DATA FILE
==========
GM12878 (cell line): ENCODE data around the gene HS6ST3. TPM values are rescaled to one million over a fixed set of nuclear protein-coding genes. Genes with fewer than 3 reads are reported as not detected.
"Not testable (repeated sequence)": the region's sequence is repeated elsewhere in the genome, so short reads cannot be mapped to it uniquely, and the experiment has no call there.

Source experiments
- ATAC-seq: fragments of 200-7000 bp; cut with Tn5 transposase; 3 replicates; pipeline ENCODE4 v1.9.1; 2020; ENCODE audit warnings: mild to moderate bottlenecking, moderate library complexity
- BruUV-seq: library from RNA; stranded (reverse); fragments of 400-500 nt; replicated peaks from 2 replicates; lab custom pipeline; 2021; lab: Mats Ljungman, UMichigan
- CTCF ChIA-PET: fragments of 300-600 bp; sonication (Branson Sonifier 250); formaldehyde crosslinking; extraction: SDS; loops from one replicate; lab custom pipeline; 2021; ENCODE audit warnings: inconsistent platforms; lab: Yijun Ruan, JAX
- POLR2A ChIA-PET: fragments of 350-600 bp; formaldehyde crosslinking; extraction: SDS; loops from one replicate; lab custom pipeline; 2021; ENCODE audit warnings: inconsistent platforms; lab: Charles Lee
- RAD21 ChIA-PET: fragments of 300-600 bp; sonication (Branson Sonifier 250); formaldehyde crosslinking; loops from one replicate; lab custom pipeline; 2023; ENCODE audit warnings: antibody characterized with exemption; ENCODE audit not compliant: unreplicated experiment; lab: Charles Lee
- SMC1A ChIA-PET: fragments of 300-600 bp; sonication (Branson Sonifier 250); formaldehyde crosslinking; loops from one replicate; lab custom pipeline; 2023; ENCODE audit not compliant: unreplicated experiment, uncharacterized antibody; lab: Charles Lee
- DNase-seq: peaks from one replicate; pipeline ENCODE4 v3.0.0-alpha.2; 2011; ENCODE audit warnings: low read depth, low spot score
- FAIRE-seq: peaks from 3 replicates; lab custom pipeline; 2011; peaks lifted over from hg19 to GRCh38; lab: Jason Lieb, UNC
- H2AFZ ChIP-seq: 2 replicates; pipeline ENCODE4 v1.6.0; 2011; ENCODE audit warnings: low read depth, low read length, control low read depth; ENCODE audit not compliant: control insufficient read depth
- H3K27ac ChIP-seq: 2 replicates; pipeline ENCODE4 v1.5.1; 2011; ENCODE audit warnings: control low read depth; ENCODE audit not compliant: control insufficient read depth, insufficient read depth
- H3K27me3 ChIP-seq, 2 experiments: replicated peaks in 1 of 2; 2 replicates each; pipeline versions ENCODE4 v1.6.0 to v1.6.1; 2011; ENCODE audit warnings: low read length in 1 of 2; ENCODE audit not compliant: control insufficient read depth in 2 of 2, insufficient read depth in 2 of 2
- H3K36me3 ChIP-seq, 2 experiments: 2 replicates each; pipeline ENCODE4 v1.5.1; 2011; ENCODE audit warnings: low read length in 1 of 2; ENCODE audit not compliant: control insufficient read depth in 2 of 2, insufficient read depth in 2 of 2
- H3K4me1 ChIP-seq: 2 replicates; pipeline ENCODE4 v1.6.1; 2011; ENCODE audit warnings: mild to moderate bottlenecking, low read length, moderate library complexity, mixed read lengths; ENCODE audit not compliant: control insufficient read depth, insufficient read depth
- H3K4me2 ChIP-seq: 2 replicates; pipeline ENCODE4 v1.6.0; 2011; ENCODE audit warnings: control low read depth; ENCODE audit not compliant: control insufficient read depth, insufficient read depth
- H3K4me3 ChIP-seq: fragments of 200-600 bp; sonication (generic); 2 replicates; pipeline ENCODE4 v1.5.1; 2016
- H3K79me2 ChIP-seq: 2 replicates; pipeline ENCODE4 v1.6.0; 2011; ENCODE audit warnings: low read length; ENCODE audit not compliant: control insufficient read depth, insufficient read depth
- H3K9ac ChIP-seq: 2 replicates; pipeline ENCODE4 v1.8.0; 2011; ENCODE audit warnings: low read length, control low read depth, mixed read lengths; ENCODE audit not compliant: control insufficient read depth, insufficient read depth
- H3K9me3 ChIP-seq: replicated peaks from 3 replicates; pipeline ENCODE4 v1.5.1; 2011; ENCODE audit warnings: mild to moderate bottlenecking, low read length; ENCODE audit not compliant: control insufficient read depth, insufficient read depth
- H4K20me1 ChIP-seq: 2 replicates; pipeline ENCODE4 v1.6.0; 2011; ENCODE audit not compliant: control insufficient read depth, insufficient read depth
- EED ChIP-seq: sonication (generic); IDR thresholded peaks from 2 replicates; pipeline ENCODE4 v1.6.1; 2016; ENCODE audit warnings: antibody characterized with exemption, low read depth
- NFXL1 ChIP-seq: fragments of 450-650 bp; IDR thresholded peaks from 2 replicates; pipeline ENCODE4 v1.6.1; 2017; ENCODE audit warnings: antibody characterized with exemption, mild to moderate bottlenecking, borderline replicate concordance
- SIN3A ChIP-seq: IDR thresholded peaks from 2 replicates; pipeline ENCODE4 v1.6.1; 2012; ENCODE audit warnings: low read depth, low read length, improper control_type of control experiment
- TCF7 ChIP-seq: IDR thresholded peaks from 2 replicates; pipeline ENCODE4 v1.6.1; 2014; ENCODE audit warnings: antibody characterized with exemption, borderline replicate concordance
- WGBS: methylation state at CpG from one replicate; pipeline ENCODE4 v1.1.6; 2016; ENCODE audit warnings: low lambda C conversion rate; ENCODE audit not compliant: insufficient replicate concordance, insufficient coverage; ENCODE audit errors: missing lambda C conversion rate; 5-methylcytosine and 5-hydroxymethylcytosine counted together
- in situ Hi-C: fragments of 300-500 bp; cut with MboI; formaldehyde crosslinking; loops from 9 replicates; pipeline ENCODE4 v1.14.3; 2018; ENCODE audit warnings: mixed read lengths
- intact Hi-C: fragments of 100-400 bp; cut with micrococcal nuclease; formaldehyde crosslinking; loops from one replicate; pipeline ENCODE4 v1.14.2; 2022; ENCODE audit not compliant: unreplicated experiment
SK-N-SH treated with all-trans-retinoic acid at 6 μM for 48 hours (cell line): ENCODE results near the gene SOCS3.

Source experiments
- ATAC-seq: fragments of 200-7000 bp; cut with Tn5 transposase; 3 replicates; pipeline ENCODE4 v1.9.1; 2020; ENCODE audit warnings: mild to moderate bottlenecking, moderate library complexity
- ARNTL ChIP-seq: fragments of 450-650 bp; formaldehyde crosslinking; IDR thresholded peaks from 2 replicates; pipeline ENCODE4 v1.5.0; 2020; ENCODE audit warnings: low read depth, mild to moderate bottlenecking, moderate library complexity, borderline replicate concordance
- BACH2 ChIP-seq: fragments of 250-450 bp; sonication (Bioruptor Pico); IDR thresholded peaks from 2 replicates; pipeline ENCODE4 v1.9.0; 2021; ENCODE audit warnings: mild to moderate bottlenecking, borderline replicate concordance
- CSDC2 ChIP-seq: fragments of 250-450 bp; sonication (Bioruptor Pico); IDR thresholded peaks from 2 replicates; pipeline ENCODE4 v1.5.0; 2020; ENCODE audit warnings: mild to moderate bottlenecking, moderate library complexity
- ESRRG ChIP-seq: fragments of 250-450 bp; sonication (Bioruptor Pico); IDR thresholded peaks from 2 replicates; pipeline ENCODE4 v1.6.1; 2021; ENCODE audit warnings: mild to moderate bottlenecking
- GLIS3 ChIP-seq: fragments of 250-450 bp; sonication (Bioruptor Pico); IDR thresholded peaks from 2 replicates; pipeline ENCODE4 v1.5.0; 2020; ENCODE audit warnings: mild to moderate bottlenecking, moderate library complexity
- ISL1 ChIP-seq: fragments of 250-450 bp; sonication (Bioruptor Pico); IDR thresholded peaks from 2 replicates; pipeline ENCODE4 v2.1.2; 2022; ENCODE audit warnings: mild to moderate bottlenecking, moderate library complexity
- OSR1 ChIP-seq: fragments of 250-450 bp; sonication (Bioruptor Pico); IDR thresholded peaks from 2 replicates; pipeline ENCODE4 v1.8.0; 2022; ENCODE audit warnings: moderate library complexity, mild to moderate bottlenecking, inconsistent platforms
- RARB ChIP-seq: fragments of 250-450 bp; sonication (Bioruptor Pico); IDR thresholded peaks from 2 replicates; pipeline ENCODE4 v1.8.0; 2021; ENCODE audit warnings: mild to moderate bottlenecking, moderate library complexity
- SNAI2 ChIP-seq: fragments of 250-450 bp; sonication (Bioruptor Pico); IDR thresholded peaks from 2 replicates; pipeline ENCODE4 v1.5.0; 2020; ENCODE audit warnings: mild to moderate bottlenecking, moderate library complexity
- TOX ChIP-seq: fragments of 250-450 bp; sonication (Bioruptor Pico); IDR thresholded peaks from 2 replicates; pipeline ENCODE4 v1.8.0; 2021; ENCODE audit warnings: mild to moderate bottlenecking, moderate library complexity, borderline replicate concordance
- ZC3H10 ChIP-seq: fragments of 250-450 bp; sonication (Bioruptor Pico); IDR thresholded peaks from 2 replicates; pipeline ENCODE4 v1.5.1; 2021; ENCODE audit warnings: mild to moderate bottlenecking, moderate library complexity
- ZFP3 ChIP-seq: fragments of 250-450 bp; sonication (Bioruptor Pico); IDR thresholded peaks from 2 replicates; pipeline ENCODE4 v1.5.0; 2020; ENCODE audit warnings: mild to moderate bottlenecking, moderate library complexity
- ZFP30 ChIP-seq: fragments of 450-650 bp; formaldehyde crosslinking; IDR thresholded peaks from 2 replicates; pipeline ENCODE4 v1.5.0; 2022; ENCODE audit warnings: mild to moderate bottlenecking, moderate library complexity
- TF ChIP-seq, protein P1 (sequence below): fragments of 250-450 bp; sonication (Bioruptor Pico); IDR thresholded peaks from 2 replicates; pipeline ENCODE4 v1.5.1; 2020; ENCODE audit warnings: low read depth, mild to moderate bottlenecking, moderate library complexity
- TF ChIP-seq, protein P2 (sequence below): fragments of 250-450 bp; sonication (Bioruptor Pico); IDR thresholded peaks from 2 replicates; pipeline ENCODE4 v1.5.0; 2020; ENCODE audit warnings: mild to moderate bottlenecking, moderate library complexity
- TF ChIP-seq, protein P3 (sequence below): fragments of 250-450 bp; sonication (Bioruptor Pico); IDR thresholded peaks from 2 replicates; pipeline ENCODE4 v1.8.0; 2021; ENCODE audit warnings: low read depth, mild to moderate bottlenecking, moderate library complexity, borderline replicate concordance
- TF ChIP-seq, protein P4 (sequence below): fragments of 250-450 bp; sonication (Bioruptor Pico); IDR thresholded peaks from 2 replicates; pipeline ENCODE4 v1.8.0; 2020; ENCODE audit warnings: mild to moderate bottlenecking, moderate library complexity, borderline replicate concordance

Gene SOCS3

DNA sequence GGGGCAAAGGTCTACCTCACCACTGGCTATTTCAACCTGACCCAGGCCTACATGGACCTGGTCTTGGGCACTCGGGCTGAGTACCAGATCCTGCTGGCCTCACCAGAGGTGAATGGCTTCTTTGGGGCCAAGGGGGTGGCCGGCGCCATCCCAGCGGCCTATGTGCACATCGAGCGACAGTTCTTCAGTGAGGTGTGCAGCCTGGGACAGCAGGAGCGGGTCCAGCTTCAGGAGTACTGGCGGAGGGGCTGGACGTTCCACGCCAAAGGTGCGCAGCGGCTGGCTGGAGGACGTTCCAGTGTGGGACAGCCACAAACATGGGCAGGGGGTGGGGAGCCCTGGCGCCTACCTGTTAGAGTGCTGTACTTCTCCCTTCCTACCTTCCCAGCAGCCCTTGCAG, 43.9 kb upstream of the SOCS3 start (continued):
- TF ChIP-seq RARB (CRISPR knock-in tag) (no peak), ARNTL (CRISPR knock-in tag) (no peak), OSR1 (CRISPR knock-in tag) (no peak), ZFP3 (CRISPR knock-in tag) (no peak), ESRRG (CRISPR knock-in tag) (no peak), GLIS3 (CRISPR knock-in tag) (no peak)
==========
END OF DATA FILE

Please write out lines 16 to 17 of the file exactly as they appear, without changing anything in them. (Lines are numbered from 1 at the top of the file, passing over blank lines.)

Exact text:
- H3K4me1 ChIP-seq: 2 replicates; pipeline ENCODE4 v1.6.1; 2011; ENCODE audit warnings: mild to moderate bottlenecking, low read length, moderate library complexity, mixed read lengths; ENCODE audit not compliant: control insufficient read depth, insufficient read depth
- H3K4me2 ChIP-seq: 2 replicates; pipeline ENCODE4 v1.6.0; 2011; ENCODE audit warnings: control low read depth; ENCODE audit not compliant: control insufficient read depth, insufficient read depth